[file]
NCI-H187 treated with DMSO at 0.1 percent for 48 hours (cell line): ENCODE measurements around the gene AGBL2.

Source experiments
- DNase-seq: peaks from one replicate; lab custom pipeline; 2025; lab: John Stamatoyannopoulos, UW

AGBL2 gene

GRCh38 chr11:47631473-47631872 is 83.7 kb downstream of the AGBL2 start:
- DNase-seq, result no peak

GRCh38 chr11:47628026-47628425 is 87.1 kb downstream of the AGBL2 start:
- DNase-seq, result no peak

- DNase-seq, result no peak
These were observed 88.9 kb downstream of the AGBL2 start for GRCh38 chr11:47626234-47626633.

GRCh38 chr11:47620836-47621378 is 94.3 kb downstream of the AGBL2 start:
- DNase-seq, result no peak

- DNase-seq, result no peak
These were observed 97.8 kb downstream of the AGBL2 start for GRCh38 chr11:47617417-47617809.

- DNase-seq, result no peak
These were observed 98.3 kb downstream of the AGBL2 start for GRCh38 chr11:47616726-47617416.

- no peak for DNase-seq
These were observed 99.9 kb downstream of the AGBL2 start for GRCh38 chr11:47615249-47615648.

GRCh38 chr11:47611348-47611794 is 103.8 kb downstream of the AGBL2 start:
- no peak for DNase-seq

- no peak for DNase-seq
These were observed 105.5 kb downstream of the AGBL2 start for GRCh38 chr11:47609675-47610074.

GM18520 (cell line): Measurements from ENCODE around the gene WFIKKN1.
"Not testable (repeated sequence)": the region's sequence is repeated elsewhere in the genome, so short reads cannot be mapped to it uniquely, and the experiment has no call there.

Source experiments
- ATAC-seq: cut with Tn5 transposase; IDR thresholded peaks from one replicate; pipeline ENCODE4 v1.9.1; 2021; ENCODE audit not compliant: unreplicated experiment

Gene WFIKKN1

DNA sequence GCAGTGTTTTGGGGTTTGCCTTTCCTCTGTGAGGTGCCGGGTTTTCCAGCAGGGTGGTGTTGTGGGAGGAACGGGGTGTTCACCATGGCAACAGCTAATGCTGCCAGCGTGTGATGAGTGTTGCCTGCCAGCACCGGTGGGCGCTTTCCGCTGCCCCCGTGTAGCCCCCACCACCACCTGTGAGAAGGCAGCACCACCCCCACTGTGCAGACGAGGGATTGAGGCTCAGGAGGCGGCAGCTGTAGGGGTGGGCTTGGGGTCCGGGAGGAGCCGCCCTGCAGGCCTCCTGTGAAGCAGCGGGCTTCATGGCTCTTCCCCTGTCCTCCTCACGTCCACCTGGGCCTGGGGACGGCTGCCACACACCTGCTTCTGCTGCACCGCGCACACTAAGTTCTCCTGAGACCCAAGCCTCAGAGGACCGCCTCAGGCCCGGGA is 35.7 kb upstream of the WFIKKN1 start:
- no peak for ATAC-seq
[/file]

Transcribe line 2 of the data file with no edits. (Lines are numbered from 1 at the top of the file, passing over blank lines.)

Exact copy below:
Source experiments